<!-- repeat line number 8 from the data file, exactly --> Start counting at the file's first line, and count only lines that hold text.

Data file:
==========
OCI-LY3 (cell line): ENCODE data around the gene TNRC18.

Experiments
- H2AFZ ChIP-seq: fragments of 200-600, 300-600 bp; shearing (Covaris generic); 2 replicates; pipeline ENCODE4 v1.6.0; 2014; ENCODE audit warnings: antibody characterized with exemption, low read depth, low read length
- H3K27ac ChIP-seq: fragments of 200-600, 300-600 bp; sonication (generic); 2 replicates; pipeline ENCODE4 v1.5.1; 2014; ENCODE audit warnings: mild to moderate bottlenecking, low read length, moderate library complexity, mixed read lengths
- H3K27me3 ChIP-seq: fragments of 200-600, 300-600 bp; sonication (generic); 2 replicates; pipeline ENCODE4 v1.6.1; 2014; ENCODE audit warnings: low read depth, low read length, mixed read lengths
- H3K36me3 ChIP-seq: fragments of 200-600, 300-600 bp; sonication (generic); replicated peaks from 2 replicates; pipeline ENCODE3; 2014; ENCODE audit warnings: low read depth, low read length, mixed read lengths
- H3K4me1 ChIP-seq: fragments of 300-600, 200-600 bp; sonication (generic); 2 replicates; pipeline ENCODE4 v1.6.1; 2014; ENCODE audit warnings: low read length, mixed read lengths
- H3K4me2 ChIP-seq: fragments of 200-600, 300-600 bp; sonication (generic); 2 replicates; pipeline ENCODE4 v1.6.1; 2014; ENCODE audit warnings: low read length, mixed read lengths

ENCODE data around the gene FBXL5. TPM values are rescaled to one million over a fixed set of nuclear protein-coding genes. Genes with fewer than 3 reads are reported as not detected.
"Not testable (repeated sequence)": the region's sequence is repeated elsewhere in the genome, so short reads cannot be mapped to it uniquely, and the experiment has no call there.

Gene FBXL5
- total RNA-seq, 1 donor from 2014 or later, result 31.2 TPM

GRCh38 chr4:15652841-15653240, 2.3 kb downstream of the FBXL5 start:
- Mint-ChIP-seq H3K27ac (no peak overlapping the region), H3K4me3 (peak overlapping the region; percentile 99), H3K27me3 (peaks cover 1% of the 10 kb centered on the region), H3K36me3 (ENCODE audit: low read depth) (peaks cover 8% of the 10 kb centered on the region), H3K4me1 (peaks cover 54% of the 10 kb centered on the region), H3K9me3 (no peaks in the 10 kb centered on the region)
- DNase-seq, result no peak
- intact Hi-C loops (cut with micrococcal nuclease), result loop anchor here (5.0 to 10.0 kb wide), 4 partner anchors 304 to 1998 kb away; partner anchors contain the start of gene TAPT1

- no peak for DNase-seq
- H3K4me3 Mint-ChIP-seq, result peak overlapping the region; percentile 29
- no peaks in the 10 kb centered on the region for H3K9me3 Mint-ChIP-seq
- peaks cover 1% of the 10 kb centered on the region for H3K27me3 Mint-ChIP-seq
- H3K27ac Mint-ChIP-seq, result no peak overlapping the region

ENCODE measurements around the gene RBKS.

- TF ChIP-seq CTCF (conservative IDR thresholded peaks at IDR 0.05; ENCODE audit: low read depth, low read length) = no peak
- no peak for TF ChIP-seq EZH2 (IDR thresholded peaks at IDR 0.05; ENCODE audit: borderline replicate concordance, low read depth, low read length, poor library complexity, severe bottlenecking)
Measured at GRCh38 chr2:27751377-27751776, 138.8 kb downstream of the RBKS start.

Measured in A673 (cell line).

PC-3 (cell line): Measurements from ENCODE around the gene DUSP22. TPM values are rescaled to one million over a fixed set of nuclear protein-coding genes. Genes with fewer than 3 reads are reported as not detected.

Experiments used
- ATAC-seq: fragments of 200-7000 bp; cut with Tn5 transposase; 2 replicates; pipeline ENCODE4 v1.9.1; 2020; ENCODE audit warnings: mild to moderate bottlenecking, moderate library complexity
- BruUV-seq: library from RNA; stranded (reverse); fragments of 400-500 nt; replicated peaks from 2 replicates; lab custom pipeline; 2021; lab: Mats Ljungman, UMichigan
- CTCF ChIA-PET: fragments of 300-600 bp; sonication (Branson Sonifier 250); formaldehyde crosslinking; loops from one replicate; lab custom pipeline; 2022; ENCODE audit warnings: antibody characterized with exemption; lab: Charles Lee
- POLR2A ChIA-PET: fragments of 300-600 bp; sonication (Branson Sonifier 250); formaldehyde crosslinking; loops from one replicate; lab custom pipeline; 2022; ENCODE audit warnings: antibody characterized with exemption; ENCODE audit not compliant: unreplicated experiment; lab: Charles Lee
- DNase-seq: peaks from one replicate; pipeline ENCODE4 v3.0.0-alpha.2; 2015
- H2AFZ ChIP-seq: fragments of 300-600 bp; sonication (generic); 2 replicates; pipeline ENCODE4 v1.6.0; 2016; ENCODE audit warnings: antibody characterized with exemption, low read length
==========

- H3K4me2 ChIP-seq: fragments of 200-600, 300-600 bp; sonication (generic); 2 replicates; pipeline ENCODE4 v1.6.1; 2014; ENCODE audit warnings: low read length, mixed read lengths